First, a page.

Elliott Abrams is senior fellow for Middle Eastern studies at the Council on Foreign Relations (CFR) in Washington, DC. He served as deputy assistant to the president and deputy national security advisor in the administration of President George W. Bush, where he supervised U.S. policy in the Middle East for the White House, and as Special Representative for Iran and Venezuela in the administration of Donald Trump.
Abrams was educated at Harvard College, the London School of Economics, and Harvard Law School. After serving on the staffs of Senators Henry M. Jackson and Daniel P. Moynihan, he was an assistant secretary of state in the Reagan administration and received the secretary of state's Distinguished Service Award from Secretary George P. Shultz. In 2012, the Washington Institute for Near East Policy gave him its Scholar-Statesman Award.
Abrams was president of the Ethics and Public Policy Center in Washington, DC, from 1996 until joining the White House staff. He was a member of the U.S. Commission on International Religious Freedom from 1999 to 2001 and chairman of the commission in the latter year, and served a second term as a member of the Commission in 2012-2014. From 2009 to 2016, Abrams was a member of the U.S. Holocaust Memorial Council, which directs the activities of the U.S. Holocaust Memorial Museum. He is a member of the board of the National Endowment for Democracy, and teaches U.S. foreign policy at Georgetown University's Edmund A. Walsh School of Foreign Service.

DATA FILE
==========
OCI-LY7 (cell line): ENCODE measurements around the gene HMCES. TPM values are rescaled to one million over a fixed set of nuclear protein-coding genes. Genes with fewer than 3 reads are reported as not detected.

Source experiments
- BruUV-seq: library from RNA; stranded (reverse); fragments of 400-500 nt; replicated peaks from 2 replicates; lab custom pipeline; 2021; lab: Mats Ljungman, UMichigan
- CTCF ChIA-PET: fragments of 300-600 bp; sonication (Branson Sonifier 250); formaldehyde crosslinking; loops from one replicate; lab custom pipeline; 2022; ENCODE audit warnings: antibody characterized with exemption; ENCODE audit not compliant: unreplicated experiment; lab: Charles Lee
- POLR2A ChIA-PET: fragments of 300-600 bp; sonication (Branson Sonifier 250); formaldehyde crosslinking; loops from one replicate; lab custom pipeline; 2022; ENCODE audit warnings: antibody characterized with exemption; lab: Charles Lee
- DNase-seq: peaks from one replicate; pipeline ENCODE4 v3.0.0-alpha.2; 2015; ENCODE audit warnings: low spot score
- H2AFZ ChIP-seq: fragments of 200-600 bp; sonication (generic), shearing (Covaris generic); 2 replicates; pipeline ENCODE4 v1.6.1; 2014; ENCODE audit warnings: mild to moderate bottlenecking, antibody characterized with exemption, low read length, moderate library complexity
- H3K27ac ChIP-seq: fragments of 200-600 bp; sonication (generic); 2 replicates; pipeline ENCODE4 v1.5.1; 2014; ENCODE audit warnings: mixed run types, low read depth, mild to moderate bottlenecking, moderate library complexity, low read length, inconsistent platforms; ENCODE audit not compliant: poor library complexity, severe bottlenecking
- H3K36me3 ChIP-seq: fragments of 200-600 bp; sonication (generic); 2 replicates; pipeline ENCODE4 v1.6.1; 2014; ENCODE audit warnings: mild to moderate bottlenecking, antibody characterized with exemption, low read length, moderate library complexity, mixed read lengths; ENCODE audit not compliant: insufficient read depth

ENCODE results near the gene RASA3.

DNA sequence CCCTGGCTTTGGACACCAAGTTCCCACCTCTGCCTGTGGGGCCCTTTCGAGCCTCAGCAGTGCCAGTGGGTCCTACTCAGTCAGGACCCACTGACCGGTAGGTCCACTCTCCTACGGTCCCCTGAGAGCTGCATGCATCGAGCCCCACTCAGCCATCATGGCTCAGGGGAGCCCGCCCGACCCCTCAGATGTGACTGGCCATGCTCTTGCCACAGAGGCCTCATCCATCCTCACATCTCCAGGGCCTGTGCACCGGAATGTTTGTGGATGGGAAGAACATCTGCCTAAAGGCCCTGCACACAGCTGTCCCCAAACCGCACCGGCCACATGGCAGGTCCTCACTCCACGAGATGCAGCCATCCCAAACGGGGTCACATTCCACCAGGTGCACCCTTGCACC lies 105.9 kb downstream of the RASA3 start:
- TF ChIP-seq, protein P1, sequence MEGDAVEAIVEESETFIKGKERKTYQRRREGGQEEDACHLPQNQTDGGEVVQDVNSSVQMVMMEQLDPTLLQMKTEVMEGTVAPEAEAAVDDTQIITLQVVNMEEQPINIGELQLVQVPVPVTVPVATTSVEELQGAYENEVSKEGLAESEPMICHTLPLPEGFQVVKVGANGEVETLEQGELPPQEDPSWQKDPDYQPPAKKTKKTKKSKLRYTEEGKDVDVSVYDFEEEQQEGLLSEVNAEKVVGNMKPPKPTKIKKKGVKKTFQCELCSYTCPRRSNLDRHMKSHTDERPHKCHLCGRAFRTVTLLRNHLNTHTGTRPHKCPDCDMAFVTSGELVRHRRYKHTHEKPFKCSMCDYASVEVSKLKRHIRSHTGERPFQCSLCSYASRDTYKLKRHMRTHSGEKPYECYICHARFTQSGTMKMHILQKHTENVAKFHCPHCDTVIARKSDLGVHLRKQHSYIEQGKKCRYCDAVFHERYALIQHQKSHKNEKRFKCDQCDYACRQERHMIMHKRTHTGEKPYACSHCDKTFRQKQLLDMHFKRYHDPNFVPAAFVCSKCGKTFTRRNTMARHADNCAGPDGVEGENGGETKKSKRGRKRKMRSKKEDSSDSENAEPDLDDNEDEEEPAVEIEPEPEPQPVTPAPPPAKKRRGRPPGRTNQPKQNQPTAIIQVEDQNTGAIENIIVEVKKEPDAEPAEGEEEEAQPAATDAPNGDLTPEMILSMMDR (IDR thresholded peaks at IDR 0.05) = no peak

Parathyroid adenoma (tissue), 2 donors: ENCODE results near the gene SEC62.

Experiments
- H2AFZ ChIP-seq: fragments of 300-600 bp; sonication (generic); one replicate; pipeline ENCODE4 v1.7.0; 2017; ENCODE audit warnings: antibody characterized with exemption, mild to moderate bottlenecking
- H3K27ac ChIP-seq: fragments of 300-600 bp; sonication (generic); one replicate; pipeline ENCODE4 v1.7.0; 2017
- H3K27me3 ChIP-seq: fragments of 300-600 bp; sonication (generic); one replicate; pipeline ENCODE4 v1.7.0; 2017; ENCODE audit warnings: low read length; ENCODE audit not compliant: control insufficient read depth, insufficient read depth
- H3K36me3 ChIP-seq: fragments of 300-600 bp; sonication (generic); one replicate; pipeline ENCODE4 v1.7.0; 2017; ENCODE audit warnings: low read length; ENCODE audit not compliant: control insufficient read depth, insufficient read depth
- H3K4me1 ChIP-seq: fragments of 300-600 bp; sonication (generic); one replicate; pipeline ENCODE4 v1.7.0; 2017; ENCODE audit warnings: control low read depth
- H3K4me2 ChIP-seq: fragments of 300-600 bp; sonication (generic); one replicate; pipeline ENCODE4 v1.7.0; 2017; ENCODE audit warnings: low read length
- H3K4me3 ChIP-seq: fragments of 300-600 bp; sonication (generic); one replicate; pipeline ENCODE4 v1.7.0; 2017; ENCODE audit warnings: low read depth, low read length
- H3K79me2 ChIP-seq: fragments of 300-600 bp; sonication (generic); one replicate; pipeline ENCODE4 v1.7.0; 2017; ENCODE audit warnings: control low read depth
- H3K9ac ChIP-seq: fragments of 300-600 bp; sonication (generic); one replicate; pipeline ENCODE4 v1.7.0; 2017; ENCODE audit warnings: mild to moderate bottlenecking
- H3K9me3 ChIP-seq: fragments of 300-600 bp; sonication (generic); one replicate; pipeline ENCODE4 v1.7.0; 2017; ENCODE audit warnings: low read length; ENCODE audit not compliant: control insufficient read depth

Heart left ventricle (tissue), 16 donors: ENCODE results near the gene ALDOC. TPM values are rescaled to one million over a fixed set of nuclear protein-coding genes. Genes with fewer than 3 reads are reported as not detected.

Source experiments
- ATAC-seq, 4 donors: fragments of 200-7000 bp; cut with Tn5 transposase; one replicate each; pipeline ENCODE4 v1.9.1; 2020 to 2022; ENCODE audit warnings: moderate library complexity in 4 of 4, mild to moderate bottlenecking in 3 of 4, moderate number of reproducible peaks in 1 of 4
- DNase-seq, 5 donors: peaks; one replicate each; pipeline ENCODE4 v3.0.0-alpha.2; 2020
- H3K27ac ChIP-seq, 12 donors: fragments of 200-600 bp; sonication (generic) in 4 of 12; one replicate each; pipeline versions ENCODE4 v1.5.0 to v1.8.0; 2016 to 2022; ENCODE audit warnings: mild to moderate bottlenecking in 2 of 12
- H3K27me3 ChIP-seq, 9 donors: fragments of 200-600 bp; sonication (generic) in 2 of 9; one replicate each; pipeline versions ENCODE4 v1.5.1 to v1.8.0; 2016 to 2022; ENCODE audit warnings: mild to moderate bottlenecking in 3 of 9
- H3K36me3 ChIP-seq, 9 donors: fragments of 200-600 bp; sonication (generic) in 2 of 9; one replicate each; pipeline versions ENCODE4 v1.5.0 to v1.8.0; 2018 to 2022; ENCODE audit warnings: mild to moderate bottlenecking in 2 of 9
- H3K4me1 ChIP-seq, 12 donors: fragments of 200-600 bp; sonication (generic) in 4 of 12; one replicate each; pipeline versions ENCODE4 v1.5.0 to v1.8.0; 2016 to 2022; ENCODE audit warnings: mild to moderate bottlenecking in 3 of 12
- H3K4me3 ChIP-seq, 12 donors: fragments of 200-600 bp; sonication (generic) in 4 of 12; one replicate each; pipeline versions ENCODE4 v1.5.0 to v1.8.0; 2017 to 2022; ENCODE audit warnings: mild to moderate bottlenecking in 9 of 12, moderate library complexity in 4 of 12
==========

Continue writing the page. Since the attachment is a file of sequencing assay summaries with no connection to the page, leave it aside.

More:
Abrams joined the Bush administration in June 2001 as special assistant to the president and senior director of the National Security Council for democracy, human rights, and international organizations. From December 2002 to February 2005, he served as special assistant to the president and senior director of the National Security Council for Near East and North African affairs. He served as deputy assistant to the president and deputy national security advisor for global democracy strategy from February 2005 to January 2009, and in that capacity supervised both the Near East and North African affairs and the democracy, human rights, and international organizations directorates of the National Security Council.
Abrams rejoined the State Department in January 2019 as Special Representative for Venezuela, and in August 2020 took on the additional position of Special Representative for Iran. He left the Department in January 2021.
Abrams is the author of five books: Undue Process, Security and Sacrifice, Faith or Fear: How Jews Can Survive in a Christian America, Tested by Zion: The Bush Administration and the Israeli-Palestinian Conflict, and most recently Realism and Democracy: American Foreign Policy After the Arab Spring. He is the editor of three more, Close Calls: Intervention, Terrorism, Missile Defense and "Just War" Today; Honor Among Nations: Intangible Interests and Foreign Policy; and The Influence of Faith: Religious Groups and U.S. Foreign Policy.
He is fluent in French and Spanish.